Insider trading declined as an issue at the end of the 1980s, as news of Milken’s and Drexel’s downfall combined with a takeover bust to make insider trading more risky and less profitable. The campaign against insider trading, though, had given a new boost to the SEC’s public image. It was one of the hot stories of the 1980s, even inspiring a Hollywood blockbuster, Wall Street, and the attention served, at least for a time, to give a enforcement work a bit of glamour. One Enforcement attorney recalled going to the airport in the mid-1980s and using an SEC credit card to buy a ticket on the shuttle, only to have the ticket agent respond “‘oh, you’re one of those guys?’ And that wouldn’t have happened two--three years before.”(1) The image did not always match the reality – as another SEC attorney said, “Gee, I wish it was as glamorous and exciting as it sounds”(2) – but it served to restore morale and keep the Enforcement Division one of the most popular places for young lawyers to work in the Federal government.
The publicity also ensured renewed support for the Division. As insider trading became a major issue, Congress increased the Commission’s budget, earmarking much of the money for enforcement.(3) By the early 1990s, the Division would employ 781 people, far more than twenty years before.(4) Congress also gave the SEC new powers that would have a profound impact over the next thirty years. In 1988 it passed the Insider Trading and Securities Fraud Enforcement Act, which imposed liability on some control persons and created a private right of action for illegal insider trading or tipping. More important was the Securities Enforcement Remedies and Penny Stock Reform Act of 1990: the “Remedies Act.” It built on the 1984 Insider Trading Sanctions Act by giving the Commission new powers to impose civil monetary penalties for a range of securities laws violations, to issue cease-and-desist orders, and to ask a federal court to bar an individual from serving as an officer or director of a public company.(5) A decade after a new administration had threatened to gut the Enforcement Division, it emerged with an unsurpassed public image and unprecedented new powers.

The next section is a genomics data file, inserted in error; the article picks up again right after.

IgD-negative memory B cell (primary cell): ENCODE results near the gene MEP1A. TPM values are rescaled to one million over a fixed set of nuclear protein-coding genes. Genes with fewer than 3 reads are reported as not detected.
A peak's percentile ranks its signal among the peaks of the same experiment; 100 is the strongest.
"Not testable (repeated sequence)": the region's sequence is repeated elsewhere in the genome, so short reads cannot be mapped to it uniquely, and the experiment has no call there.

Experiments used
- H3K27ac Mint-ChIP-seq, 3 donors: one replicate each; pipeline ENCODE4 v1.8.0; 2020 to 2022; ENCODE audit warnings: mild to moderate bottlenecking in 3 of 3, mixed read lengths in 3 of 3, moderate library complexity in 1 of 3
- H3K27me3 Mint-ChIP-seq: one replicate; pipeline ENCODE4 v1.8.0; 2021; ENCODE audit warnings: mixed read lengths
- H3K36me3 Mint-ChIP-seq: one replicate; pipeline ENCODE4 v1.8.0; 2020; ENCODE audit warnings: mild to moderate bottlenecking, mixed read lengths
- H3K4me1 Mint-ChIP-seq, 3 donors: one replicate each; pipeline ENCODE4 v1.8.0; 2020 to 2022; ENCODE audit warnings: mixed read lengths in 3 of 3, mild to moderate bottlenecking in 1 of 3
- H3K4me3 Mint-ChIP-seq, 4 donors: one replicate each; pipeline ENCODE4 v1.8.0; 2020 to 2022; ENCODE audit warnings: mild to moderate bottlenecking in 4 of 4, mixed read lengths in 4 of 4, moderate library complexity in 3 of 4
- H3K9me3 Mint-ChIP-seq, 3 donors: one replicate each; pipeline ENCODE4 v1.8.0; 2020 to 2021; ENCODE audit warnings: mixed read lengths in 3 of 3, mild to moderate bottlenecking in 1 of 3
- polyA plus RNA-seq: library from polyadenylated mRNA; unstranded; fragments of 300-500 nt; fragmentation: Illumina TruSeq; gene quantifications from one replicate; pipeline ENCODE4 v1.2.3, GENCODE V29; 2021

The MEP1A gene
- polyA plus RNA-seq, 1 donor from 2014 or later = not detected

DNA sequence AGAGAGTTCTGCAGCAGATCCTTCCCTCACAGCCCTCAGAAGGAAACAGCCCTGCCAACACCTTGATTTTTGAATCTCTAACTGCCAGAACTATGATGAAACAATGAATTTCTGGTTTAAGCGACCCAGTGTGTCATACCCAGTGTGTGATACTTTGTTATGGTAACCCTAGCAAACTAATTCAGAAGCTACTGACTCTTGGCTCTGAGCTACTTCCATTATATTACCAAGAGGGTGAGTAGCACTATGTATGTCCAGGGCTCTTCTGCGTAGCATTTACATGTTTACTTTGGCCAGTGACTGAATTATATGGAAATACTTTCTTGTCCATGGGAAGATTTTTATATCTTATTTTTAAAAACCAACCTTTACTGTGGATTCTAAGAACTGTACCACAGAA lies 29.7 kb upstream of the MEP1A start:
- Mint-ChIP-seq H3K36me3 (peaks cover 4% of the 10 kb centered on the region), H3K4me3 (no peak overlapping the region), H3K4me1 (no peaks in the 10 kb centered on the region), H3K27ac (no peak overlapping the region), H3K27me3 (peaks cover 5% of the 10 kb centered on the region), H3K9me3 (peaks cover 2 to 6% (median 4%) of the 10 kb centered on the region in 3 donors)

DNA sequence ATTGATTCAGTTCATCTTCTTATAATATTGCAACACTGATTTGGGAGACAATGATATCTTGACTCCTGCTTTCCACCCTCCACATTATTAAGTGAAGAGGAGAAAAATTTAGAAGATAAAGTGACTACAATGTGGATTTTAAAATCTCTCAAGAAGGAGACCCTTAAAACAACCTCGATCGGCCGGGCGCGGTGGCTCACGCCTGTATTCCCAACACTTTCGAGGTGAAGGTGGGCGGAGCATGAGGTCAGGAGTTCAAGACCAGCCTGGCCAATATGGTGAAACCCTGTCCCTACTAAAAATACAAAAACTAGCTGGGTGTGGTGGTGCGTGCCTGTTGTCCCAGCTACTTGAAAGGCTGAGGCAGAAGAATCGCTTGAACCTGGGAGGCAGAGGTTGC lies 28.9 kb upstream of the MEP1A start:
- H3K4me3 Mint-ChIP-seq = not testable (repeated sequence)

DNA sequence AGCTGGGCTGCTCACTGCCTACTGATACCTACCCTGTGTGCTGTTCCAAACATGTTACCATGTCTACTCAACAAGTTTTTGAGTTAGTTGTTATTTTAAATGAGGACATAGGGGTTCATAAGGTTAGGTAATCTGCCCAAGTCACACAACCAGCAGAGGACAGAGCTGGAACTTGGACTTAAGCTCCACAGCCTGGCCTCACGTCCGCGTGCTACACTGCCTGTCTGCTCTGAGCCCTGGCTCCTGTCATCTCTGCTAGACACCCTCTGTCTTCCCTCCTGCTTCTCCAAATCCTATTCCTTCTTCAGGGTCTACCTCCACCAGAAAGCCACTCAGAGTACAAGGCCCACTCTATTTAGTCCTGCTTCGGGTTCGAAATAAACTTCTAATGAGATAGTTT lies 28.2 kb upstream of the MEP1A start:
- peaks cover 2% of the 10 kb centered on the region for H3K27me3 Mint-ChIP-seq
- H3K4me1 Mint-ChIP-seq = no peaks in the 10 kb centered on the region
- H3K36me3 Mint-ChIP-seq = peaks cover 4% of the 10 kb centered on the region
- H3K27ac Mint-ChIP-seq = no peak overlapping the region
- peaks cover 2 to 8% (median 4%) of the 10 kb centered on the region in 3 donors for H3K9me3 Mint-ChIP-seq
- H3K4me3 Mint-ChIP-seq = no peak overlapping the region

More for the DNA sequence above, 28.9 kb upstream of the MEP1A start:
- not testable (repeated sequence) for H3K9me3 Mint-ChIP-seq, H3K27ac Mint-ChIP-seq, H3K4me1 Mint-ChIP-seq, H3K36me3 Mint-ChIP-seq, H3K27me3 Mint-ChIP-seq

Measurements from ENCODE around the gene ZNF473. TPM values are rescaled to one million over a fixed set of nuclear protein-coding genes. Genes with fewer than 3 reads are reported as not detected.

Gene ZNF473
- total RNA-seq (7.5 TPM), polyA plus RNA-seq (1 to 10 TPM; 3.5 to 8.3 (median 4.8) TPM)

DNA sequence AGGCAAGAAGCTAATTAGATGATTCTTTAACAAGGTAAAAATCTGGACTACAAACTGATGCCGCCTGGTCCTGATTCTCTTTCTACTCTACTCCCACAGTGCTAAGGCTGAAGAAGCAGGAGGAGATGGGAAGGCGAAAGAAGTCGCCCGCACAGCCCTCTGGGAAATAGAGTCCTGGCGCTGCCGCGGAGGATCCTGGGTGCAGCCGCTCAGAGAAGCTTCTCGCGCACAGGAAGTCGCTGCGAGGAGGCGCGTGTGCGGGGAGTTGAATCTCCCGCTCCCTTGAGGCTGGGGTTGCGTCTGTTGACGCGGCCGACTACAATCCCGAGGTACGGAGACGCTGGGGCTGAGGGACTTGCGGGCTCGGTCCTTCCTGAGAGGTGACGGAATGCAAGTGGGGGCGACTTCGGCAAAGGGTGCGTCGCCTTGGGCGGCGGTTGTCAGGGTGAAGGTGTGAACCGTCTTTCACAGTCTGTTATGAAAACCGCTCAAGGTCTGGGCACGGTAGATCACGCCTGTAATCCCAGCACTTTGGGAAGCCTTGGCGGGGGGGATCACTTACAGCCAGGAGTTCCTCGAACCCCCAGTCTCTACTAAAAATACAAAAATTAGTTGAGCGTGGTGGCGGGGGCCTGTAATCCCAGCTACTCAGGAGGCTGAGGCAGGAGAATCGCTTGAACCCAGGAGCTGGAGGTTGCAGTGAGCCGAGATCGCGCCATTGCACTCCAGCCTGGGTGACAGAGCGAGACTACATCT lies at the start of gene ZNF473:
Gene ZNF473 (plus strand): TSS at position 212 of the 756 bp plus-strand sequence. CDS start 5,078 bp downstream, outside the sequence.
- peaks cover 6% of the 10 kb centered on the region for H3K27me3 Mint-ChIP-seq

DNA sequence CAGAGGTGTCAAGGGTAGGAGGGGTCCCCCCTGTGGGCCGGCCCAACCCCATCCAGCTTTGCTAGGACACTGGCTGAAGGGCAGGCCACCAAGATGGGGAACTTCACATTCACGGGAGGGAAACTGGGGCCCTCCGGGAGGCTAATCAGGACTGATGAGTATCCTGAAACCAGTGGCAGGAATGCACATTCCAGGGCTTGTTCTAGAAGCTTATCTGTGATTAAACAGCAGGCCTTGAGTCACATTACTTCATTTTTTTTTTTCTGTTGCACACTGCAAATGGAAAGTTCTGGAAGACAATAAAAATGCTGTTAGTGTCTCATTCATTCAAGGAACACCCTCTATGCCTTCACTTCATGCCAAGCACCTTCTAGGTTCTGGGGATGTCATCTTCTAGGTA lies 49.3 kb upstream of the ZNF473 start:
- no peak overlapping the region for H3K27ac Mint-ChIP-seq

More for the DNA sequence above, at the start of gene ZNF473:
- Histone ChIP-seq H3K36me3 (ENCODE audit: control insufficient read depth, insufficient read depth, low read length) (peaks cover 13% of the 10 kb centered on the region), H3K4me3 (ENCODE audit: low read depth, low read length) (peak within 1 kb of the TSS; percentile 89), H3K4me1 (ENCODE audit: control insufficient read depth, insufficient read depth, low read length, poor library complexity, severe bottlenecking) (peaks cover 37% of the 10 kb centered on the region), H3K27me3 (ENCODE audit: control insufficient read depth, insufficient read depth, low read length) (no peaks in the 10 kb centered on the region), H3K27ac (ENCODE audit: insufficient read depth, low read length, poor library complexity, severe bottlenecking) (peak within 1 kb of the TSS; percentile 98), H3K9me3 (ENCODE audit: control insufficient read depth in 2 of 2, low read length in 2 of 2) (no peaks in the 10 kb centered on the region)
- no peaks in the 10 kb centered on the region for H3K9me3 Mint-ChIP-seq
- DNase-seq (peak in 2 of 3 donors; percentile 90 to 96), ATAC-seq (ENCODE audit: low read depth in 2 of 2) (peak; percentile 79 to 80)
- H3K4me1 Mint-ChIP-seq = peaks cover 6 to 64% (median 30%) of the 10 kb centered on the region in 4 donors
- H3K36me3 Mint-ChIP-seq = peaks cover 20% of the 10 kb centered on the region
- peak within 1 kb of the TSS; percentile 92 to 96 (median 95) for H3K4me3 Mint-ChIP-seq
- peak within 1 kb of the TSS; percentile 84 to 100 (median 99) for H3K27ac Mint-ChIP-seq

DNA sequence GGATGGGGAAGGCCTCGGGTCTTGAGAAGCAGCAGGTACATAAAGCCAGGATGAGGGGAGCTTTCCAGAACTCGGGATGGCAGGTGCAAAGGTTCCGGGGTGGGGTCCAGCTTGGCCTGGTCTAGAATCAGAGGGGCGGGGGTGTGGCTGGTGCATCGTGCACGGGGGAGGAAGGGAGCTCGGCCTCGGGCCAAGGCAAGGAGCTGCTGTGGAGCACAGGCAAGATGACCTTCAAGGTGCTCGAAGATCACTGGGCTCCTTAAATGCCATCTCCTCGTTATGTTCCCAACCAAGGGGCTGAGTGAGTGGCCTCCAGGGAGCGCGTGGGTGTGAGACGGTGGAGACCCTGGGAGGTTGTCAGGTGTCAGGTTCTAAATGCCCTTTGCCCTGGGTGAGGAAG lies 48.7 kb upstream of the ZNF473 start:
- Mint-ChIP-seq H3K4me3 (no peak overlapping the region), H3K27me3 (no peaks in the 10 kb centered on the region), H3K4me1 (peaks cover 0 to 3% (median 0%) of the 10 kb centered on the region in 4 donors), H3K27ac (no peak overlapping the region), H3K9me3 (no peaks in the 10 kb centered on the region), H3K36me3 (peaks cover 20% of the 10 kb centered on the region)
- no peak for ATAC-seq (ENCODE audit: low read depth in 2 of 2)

(3) Stan Hinden, SEC Seeks Big Boost in Budget; Funds would beef up Enforcement Division, Wash. Post Dec. 6, 1986: D9.
(5) Seligman 618; Ralph C. Ferrara, Thomas A. Ferrigno, and David S. Darland, Hardball! The SEC’s New Arsenal of Enforcement Weapons, 47 Bus. Law. 33 (1991).
(Courtesy of the Library of Congress)
(Courtesy of Carrie E. Dwyer)
Thomas Newkirk spent 19 years -- from 1986 – 2004 -- in the SEC’s Enforcement Division. As Chief Litigation Counsel, he directed the Commission’s litigation against Drexel Burnham Lambert and Michael Milken, First Jersey and Eddie Antar (“Crazy Eddie”), and many emergency relief cases to freeze the proceeds of insider trading and halt on-going frauds. Then as an Associate Director, he led the investigations of significant financial fraud cases (Royal Ahold, PNC Financial Services Group, Tyco, Arthur Anderson, Waste Management), mutual fund cases (The Dreyfus Corporation, Kemper Financial Services), and broker-dealer cases (Prudential Securities, Gruntal & Company).
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